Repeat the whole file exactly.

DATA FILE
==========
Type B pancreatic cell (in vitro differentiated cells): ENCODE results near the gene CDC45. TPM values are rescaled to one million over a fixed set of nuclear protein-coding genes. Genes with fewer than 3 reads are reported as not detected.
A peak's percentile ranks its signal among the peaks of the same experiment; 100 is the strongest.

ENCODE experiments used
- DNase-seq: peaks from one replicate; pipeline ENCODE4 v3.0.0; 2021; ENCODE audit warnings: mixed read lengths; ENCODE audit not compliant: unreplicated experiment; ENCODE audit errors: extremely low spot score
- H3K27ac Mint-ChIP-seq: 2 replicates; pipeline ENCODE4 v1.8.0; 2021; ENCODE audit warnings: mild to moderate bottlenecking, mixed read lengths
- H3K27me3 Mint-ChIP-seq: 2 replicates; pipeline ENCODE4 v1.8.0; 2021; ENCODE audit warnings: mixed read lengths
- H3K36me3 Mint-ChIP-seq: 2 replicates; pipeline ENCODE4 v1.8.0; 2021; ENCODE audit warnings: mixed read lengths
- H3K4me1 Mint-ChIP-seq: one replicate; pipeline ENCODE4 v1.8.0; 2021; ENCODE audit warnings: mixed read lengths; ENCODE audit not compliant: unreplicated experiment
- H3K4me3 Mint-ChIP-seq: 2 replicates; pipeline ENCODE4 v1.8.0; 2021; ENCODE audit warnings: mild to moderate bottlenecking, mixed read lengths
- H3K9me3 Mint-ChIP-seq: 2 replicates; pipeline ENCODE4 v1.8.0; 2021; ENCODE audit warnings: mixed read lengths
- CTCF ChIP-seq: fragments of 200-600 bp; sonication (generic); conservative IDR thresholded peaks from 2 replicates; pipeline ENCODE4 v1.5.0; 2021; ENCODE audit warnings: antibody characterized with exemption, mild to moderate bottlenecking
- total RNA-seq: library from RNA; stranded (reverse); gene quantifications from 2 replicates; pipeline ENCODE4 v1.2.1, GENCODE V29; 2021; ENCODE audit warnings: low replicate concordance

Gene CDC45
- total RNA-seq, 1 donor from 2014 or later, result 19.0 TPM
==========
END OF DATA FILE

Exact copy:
Type B pancreatic cell (in vitro differentiated cells): ENCODE results near the gene CDC45. TPM values are rescaled to one million over a fixed set of nuclear protein-coding genes. Genes with fewer than 3 reads are reported as not detected.
A peak's percentile ranks its signal among the peaks of the same experiment; 100 is the strongest.

ENCODE experiments used
- DNase-seq: peaks from one replicate; pipeline ENCODE4 v3.0.0; 2021; ENCODE audit warnings: mixed read lengths; ENCODE audit not compliant: unreplicated experiment; ENCODE audit errors: extremely low spot score
- H3K27ac Mint-ChIP-seq: 2 replicates; pipeline ENCODE4 v1.8.0; 2021; ENCODE audit warnings: mild to moderate bottlenecking, mixed read lengths
- H3K27me3 Mint-ChIP-seq: 2 replicates; pipeline ENCODE4 v1.8.0; 2021; ENCODE audit warnings: mixed read lengths
- H3K36me3 Mint-ChIP-seq: 2 replicates; pipeline ENCODE4 v1.8.0; 2021; ENCODE audit warnings: mixed read lengths
- H3K4me1 Mint-ChIP-seq: one replicate; pipeline ENCODE4 v1.8.0; 2021; ENCODE audit warnings: mixed read lengths; ENCODE audit not compliant: unreplicated experiment
- H3K4me3 Mint-ChIP-seq: 2 replicates; pipeline ENCODE4 v1.8.0; 2021; ENCODE audit warnings: mild to moderate bottlenecking, mixed read lengths
- H3K9me3 Mint-ChIP-seq: 2 replicates; pipeline ENCODE4 v1.8.0; 2021; ENCODE audit warnings: mixed read lengths
- CTCF ChIP-seq: fragments of 200-600 bp; sonication (generic); conservative IDR thresholded peaks from 2 replicates; pipeline ENCODE4 v1.5.0; 2021; ENCODE audit warnings: antibody characterized with exemption, mild to moderate bottlenecking
- total RNA-seq: library from RNA; stranded (reverse); gene quantifications from 2 replicates; pipeline ENCODE4 v1.2.1, GENCODE V29; 2021; ENCODE audit warnings: low replicate concordance

Gene CDC45
- total RNA-seq, 1 donor from 2014 or later, result 19.0 TPM